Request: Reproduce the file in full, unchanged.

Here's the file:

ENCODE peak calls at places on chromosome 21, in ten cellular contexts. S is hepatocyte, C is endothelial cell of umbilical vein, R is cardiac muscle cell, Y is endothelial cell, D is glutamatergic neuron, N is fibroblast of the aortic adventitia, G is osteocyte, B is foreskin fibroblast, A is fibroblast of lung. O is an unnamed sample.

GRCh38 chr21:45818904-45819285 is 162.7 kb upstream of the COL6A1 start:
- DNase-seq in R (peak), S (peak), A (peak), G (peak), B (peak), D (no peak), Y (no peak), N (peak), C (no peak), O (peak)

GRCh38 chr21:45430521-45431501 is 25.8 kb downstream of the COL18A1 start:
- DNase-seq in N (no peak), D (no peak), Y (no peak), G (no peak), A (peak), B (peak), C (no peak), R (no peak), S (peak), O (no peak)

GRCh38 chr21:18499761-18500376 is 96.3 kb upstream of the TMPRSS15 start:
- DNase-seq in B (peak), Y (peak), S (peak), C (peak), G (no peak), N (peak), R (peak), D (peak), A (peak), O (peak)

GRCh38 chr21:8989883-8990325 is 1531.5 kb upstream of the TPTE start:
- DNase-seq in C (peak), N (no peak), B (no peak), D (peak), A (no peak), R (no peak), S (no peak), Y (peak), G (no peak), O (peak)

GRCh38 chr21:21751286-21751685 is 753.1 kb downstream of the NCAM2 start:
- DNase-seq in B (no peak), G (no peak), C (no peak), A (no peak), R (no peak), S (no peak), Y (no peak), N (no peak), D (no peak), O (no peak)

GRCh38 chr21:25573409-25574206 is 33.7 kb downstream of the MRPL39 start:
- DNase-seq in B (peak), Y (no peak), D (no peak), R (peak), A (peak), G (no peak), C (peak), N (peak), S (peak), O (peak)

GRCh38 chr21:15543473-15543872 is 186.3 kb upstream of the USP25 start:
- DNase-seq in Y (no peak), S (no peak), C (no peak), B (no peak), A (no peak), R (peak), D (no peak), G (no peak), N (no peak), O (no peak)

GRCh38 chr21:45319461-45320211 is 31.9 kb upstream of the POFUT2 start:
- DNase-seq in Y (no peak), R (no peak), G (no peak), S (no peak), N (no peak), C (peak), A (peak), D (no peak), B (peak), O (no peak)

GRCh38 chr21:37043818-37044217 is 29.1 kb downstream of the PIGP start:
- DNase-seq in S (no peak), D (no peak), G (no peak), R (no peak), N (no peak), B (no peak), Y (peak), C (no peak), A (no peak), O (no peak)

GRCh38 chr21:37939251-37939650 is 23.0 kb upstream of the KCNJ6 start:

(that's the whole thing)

ENCODE peak calls at places on chromosome 21, in ten cellular contexts. S is hepatocyte, C is endothelial cell of umbilical vein, R is cardiac muscle cell, Y is endothelial cell, D is glutamatergic neuron, N is fibroblast of the aortic adventitia, G is osteocyte, B is foreskin fibroblast, A is fibroblast of lung. O is an unnamed sample.

GRCh38 chr21:45818904-45819285 is 162.7 kb upstream of the COL6A1 start:
- DNase-seq in R (peak), S (peak), A (peak), G (peak), B (peak), D (no peak), Y (no peak), N (peak), C (no peak), O (peak)

GRCh38 chr21:45430521-45431501 is 25.8 kb downstream of the COL18A1 start:
- DNase-seq in N (no peak), D (no peak), Y (no peak), G (no peak), A (peak), B (peak), C (no peak), R (no peak), S (peak), O (no peak)

GRCh38 chr21:18499761-18500376 is 96.3 kb upstream of the TMPRSS15 start:
- DNase-seq in B (peak), Y (peak), S (peak), C (peak), G (no peak), N (peak), R (peak), D (peak), A (peak), O (peak)

GRCh38 chr21:8989883-8990325 is 1531.5 kb upstream of the TPTE start:
- DNase-seq in C (peak), N (no peak), B (no peak), D (peak), A (no peak), R (no peak), S (no peak), Y (peak), G (no peak), O (peak)

GRCh38 chr21:21751286-21751685 is 753.1 kb downstream of the NCAM2 start:
- DNase-seq in B (no peak), G (no peak), C (no peak), A (no peak), R (no peak), S (no peak), Y (no peak), N (no peak), D (no peak), O (no peak)

GRCh38 chr21:25573409-25574206 is 33.7 kb downstream of the MRPL39 start:
- DNase-seq in B (peak), Y (no peak), D (no peak), R (peak), A (peak), G (no peak), C (peak), N (peak), S (peak), O (peak)

GRCh38 chr21:15543473-15543872 is 186.3 kb upstream of the USP25 start:
- DNase-seq in Y (no peak), S (no peak), C (no peak), B (no peak), A (no peak), R (peak), D (no peak), G (no peak), N (no peak), O (no peak)

GRCh38 chr21:45319461-45320211 is 31.9 kb upstream of the POFUT2 start:
- DNase-seq in Y (no peak), R (no peak), G (no peak), S (no peak), N (no peak), C (peak), A (peak), D (no peak), B (peak), O (no peak)

GRCh38 chr21:37043818-37044217 is 29.1 kb downstream of the PIGP start:
- DNase-seq in S (no peak), D (no peak), G (no peak), R (no peak), N (no peak), B (no peak), Y (peak), C (no peak), A (no peak), O (no peak)

GRCh38 chr21:37939251-37939650 is 23.0 kb upstream of the KCNJ6 start: